a class of Roman citizens, excluded from
the tribes, and liable to pay a poll-tax, at the discretion of the censors.
They consisted of three classes :--
- 1. Municipes sine suffragio. These were the
inhabitants of conquered towns, which had been deprived of their
local self-government. Their citizens obtained the conubium and commercium, but no political rights. As Caere was the
first municipium sine suffragio (about
B.C. 353), the lists of the burghers of Caere were called the
tabulae Caeritum; and this came to
be the general name for the lists of the citizens who held only this
inferior franchise. Hence in tabulas Caeritum
referri came to be equivalent to
aerarium fieri (Ps. Ascon. on Cic. Div. in Caec. 3, p. 103 Orell.;
Schol. Cruq. on Hor. Ep. 1.6, 62; Gel.
16.13.7; Cic. Clu. 43, 122: cf. Madv. Opusc.
1.233; Mommsen, Röm. Trib. 160 f.).
- 2. Infames, i.e. those who had
incurred legal infamia, by (1) some
dishonouring act, such as bigamy; (2) a
dishonouring profession, such as that
of leno, actor, gladiator; (3) a
judicium turpe, such as
condemnation in a prosecution for furtum,
injuria, dolus, or in a judicium
tutelae, pro socio, or mandati (cf. Lex Jul. munic. 11. 110-125: Cic. Cluent. 42, 119; Caec. 3, 8;
Rosc. Coin. 6, 16; de
Orat. 1.36, 166, &c.).
- 3. Those visited by the severest nota
censoria, who were said to be tribu
moti et aerarii facti (Liv.
4.24; 24.18, 43; 42.10; 44.16; 45.15).
All these three classes were aerarii,
had to pay protection-money (aes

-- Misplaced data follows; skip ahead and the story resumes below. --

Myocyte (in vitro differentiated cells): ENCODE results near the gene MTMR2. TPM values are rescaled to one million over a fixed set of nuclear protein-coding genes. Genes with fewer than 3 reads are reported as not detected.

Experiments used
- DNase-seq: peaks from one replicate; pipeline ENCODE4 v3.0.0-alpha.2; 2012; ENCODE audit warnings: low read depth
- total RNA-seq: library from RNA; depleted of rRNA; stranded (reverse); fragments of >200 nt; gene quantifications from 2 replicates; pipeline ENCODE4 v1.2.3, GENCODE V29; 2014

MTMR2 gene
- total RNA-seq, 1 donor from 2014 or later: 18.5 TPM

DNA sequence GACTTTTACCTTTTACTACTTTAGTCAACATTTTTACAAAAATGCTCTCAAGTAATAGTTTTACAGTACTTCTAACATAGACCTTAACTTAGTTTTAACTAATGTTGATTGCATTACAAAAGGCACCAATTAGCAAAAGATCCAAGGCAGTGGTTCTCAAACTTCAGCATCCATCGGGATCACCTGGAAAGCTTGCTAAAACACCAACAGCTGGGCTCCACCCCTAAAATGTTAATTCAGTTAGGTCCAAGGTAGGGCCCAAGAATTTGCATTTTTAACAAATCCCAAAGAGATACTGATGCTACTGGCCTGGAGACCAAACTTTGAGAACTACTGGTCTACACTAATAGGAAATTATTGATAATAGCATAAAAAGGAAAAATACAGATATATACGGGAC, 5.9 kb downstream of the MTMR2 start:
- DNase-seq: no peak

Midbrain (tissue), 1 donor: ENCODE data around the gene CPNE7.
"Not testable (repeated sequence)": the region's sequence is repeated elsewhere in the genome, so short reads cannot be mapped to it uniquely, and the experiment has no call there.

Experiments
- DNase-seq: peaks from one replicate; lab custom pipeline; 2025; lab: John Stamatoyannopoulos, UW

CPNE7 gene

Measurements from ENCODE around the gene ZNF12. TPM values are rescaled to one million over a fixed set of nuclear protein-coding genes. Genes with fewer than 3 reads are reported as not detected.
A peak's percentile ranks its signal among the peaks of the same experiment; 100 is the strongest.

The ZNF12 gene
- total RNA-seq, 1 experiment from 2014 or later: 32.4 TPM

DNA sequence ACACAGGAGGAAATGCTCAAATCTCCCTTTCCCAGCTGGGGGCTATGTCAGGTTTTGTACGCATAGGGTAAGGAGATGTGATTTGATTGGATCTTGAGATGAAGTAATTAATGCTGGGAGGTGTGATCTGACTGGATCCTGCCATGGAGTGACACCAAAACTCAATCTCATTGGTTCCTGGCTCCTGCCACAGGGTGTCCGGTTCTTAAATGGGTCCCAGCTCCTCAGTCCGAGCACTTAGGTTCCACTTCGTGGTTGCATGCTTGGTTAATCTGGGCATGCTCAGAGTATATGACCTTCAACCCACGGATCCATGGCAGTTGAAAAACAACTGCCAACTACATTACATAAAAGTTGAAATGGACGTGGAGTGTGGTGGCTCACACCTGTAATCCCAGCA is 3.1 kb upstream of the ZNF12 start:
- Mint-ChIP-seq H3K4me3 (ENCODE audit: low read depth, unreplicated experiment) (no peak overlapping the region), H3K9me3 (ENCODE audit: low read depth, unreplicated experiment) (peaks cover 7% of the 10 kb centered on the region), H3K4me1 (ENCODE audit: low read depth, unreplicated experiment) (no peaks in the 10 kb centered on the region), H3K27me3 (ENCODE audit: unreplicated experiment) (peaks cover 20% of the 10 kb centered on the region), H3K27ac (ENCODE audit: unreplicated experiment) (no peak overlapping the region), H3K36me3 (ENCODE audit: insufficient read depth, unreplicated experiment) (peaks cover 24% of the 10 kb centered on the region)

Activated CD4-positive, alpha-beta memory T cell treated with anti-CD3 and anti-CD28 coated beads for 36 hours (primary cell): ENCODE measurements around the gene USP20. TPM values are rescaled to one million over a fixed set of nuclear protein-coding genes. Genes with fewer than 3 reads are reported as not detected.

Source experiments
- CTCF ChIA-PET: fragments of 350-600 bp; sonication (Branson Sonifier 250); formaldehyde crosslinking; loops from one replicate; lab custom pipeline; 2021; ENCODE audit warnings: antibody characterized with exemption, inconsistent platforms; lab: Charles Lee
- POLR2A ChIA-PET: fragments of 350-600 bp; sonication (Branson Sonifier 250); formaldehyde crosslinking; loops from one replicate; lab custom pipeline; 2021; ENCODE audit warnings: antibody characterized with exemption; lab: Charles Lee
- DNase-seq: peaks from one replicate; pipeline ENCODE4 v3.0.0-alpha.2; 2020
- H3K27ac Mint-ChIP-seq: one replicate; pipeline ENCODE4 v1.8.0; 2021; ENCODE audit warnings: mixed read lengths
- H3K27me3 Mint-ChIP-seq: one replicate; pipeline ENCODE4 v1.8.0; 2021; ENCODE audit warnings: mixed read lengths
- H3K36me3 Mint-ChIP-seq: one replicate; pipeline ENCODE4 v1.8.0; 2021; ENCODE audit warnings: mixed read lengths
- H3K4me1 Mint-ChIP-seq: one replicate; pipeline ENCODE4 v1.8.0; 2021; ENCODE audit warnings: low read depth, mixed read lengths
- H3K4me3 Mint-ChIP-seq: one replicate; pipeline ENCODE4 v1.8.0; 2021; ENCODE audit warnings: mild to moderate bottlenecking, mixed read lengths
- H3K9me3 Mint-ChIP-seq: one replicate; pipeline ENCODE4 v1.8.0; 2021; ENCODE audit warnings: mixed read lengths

exclusion from the tribes and the centuries involved the loss of the
suffrage, and doubtless also (though this has been denied) the ius honorum.
The only instance of a magistracy held
by an aerarius is to be regarded as the result of an amnesty passed by the
supreme authority of the people. The infames
were always excluded from military service (Liv.
; V. Max. 2.4
), and could not rise above the class of aerarii:
the municipes sine suffragio
served in the legions, or formed a special corps (e.g. legio Campana
), and ceased to be aerarii
when they [p. 1.37]
attained the full
franchise, as all the Italians did by the leges
and Plautia Papiria
by the censors generally had more
burdensome conditions of service (Liv. 24.18
but the nota
could be removed by succeeding
The origin of the class of aerarii
is a much
disputed question, the ancient authorities only referring to the class as
existing. Mommsen (Hist.
1.389) and Lange (Röm.
1.406) held that they were originally resident aliens (metoeci
) holding no freeholds, and therefore not
included in the tribes. Niebuhr (Hist.
held that they consisted of artisans and freedmen, a view not widely
differing from that of Mommsen in practice, though based upon a different
idea. Madvig (Verf.
1.122) maintains that they were only a
class of degraded citizens, not including either the cives sine suffragio
or the artisans, who would be classed
according to their property. Willems (Droit Romain,
note 4), following Göttling, argues that these could not have been
citizens in any sense, and that the class cannot be traced back as far as
Servius Tullius, but probably grew up by degrees. The first view is perhaps
the most correct. (Comp. Zonaras, 7.9
Verfassung des Serv. Tull.
p. 494, &c. ;
Göttling, Gesch. der Röm. Staatsverf.
260, &c. ; Becker, Handbuch der Röm.
vol. ii. pp. 183-196; Lange, Röm.
i. pp. 408-9, 678-9.)